On the evening of 8th March 1823, the theatre was packed again, but "divine fairy sprite" failed to appear. Instead, a seemingly anxious Mr Ebers came on stage and announced to an irate audience that "The Andalusian Venus" had 'disappeared'! For the next few weeks, the newspapers were full of the Gretna Green 'elopement' of the famous opera dancer, "The Andalusian Venus", with "Golden Ball". Edward Hughes Ball Hughes (1799-1863), was an immensely wealthy friend of the Prince Regent, and a noted dandy. He was known to society as "Golden Ball" because of his extraordinary wealth. In addition to being fabulously rich, and handsome, he had achieved great notoriety as a relentless hedonist and colossal gambler. After Eton, a short stint at Cambridge, and the briefest of naval careers, at the age of nineteen he inherited an enormous fortune. His newfound wealth gave him instant access to the highest social circles. During the Regency, dandies like Ball Hughes were social celebrities. In an age when London high society was obsessed with scandalous gossip about sex, wealth, and fashion, Hughes Ball Hughes was a superstar. One widely-quoted contemporary critic claimed his marriage to Mercandotti "made as much noise in England as the war against Spain". An indication of the extent of Hughes Ball Hughes and Mercandotti's fame is a notice from the Society page of the Rhode Island American and General Advertiser of 3rd June 1823:

"A late Gretna-Green marriage of Mr Hughes Ball, to the celebrated and fascinating Opera-dancer, Mademoiselle Mercandotti, made as much noise in England as the war against Spain. The bride is described as a beautiful Spanish girl, with a small and delicate person, formed with perfect symmetry. Her movement is that of a sylph, her face interesting and rather pensive, with dark, beaming, and intelligent eyes - "Speaking to the soul, which struggles through and chastens down the whole" - The husband, a young man with the solid charms of an income in the funds, of one hundred and twenty thousand a year."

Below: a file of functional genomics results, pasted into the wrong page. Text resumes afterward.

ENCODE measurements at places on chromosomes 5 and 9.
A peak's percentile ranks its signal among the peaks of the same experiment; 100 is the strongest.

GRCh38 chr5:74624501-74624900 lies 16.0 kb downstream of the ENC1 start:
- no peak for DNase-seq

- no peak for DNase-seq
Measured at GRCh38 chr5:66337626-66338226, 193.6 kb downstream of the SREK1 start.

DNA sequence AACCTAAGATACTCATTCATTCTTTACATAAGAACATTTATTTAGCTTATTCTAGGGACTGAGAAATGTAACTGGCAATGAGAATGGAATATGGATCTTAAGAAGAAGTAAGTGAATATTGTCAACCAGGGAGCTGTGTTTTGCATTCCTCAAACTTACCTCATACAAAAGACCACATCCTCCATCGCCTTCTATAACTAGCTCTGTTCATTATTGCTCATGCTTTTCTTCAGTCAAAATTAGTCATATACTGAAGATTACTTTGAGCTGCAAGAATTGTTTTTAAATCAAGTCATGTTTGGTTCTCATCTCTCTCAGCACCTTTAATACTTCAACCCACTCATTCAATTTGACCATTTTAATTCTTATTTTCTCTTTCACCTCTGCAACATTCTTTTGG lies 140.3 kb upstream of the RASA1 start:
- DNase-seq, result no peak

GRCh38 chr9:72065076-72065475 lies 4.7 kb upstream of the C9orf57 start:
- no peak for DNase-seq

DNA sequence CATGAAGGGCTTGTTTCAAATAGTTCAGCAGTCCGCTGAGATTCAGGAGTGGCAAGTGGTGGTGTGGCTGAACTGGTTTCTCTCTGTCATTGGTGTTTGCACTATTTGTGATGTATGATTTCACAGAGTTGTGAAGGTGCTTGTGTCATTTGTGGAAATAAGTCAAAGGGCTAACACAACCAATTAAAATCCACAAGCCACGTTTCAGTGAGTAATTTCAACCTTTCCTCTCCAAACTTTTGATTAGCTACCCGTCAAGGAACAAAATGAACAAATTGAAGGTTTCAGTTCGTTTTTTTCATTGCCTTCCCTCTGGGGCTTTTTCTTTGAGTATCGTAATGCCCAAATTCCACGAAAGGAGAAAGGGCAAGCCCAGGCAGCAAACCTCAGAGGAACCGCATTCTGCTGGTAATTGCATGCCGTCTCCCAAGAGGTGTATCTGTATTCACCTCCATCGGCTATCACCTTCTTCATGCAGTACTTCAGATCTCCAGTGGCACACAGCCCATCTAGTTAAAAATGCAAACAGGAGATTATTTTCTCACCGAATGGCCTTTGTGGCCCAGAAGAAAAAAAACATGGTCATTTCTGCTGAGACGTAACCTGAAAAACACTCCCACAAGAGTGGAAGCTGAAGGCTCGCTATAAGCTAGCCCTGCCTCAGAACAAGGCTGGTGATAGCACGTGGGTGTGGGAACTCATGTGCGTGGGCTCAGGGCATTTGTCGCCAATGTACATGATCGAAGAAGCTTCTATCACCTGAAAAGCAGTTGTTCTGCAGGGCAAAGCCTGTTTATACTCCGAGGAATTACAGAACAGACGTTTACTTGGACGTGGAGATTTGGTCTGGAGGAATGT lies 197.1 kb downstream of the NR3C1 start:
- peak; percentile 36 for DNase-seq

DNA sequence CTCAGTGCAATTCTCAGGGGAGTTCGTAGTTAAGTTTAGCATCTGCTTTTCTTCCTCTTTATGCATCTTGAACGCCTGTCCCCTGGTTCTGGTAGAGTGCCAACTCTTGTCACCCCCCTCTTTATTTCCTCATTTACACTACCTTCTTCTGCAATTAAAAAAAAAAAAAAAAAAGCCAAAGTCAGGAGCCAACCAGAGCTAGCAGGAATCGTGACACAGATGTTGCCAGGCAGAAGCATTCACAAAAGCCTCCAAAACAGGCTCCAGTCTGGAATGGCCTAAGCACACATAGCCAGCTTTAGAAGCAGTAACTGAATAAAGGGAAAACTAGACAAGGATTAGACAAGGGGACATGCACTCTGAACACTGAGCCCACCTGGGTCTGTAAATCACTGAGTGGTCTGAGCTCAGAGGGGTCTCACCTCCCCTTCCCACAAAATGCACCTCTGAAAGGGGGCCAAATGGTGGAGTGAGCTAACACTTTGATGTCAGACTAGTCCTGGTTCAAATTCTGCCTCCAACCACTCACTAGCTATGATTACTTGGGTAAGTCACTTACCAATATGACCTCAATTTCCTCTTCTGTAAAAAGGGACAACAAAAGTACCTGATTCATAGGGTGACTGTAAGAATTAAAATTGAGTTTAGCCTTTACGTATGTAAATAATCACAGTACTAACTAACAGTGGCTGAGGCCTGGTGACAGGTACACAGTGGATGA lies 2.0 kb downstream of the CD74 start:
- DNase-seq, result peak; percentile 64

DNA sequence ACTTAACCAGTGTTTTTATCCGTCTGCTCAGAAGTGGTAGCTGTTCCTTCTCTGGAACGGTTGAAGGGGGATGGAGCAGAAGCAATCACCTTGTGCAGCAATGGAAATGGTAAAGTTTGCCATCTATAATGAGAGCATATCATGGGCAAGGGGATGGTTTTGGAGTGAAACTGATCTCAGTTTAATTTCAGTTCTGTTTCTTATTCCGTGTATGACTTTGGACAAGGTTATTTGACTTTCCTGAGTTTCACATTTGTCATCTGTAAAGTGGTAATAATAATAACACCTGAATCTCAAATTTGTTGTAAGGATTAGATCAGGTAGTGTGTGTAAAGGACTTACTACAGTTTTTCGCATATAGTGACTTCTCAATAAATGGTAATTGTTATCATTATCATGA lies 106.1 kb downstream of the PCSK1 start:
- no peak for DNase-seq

The satirists had great fun at their expense to. Perhaps the best-known engraving is by Isaac Robert Cruikshank (1789-1856), A Visit to Court, or All the world's a stage. And men and woman, merely players!! Cruickshank presents a satire on the social elevation of two celebrated theatrical celebrities through their wealthy husbands. On the left is Mrs. Coutts, the widow of the banker Thomas Coutts, and pirouetting on the right, holding aloft a golden ball, is Maria Mercandotti, Mrs. Hughes Ball Hughes. Despite her previous popularity as a dancer, after her marriage to Hughes Ball Hughes none of the contemporary satirists depicted Maria Mercandotti in a very flattering or charitable light. Even the 'surprise, secret elopement' appears to have been a carefully staged publicity stunt, because Mercandotti's mother, Lord Fife, and even Mr Ebers all present at the wedding. After honeymooning at Oatlands Park, Hughes Ball Hughes' estate in the borough of Elmbridge in Surrey, the couple lived between Oatlands Park and Ball's mansion adjoining Greenwich Park, where they extravagently held open house to members of the ton. London's high society during the Georgian era of the Regency and reign of George IV was known as the ton. The full phrase is from the French le bon ton, meaning "good taste" and "in the fashionable mode", and is pronounced 'tone'.

However, Ball's relentless gambling and party-going quickly bored Maria, and the couple soon quarrelled, separated, and divorced, after which she disappears from history. After gambling away his fortune, Golden Ball absconded to France to escape his creditors at Engheim les Bains, a fashionable spa town, where he met Louis Napoleon, and became known as "Le Wellington des Joueurs". A contemporary observed, "He is no longer Golden Ball, but since the gilt is off, he rolls on much more smoothly than he did". Golden Ball died in 1863, not quite so impoverished as he had been, having sold off much of Oatlands Park to railway and property developers.


  • Ivor Guest, Romantic Ballet in England: Its development, fulfillment, and decline, Phoenix House, 1954.